Stanley Elkin’s the Magic Kingdom

(Critical Survey of Contemporary Fiction)

When Eddy Bale’s son finally dies after a long and painful illness, and an equally long and painful regime of futile experimental treatment, Eddy’s life seems to be at a standstill. His devastated wife left him for Tony the Tobacconist soon after the funeral, and he long ago abandoned his own career to devote himself full-time to raising money for his son’s escalating medical expenses, becoming in the process England’s best-known beggar.

The injustice of the treatment of terminally ill children still obsesses him, however, and he finally puts together a scheme to rescue a handful of England’s neediest cases and take them on a final holiday to Disney World in Florida. Bale manages to get an audience with the Queen and convinces her to support the project. Seven children are selected, each with an unpronounceable disease and a typically Elkinesque name: Charles Mudd-Gaddis, Tony Word, Lydia Conscience, Rena Morgan, Benny Maxine, Janet Order, and Noah Cloth.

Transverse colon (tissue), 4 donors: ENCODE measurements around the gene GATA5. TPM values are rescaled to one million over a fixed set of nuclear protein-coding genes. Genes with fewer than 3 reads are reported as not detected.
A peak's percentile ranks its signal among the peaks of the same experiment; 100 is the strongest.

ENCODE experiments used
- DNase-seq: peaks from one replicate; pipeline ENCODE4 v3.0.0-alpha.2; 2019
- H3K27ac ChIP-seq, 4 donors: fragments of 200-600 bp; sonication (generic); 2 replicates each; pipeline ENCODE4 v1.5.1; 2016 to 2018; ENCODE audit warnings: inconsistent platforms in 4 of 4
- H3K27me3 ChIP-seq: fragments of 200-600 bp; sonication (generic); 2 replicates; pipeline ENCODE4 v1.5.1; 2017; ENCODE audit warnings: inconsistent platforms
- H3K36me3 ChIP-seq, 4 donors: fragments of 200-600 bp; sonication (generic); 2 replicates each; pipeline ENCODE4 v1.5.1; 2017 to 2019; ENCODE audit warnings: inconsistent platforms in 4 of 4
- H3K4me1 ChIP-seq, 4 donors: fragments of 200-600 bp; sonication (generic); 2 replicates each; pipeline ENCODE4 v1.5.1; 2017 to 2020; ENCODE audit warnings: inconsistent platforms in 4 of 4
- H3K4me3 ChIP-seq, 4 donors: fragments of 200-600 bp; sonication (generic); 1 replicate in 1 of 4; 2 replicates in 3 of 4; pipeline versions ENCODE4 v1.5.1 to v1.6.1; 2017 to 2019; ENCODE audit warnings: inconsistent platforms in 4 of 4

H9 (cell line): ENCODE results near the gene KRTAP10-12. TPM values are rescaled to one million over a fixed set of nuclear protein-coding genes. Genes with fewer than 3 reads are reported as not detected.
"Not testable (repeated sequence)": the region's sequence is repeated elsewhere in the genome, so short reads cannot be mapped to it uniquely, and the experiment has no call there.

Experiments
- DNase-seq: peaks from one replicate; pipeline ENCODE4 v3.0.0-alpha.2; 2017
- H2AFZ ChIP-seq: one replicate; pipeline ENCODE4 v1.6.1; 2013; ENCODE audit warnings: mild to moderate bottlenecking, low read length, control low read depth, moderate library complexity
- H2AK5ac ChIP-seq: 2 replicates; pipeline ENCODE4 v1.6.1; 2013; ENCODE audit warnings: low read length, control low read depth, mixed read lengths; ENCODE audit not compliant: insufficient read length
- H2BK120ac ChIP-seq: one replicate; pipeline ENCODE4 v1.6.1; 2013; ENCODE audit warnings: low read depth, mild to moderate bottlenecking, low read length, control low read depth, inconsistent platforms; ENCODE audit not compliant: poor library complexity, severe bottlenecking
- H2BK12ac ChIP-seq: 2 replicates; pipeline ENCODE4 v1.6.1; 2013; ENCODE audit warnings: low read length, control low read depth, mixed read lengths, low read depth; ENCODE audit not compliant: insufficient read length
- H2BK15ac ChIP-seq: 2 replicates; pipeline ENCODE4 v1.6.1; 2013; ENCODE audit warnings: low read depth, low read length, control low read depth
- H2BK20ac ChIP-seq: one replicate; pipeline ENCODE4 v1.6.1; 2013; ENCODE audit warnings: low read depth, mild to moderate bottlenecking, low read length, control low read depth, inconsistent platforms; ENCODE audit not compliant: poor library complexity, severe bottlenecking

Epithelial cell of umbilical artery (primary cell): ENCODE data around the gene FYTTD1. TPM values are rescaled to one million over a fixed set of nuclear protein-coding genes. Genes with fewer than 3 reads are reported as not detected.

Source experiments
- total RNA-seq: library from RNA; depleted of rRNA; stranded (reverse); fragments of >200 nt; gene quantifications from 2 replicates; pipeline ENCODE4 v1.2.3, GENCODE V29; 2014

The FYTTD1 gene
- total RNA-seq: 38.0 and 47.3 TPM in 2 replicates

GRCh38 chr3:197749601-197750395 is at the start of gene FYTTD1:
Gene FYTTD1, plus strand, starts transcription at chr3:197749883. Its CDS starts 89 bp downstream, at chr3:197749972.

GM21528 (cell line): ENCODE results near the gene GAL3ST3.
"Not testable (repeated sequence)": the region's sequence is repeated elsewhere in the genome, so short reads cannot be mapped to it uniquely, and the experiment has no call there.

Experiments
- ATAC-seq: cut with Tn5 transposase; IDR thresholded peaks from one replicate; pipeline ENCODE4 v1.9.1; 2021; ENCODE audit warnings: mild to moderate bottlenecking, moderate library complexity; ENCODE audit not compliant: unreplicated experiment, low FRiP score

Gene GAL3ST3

Fans of Elkin’s work have learned not to expect much in the way of action, and there is not a lot of suspense or excitement in THE MAGIC KINGDOM. The trip merely provides a way for Elkin to let his bizarre and touching characters interact, forcing us to reevaluate our everyday notions of health and disease, strength and weakness, meaningful and meaningless existence. As always, Elkin’s prose is a linguistic tour de force, turning the arcane terminology of disease and chemotherapy into a baroque comedy extravaganza. The book’s message, in spite of the heartbreaking subject matter, is affirmative in an almost mystical sense. THE MAGIC KINGDOM is certainly one of the most unusual novels of this or any season and shows one of America’s greatest writers at the peak of his powers.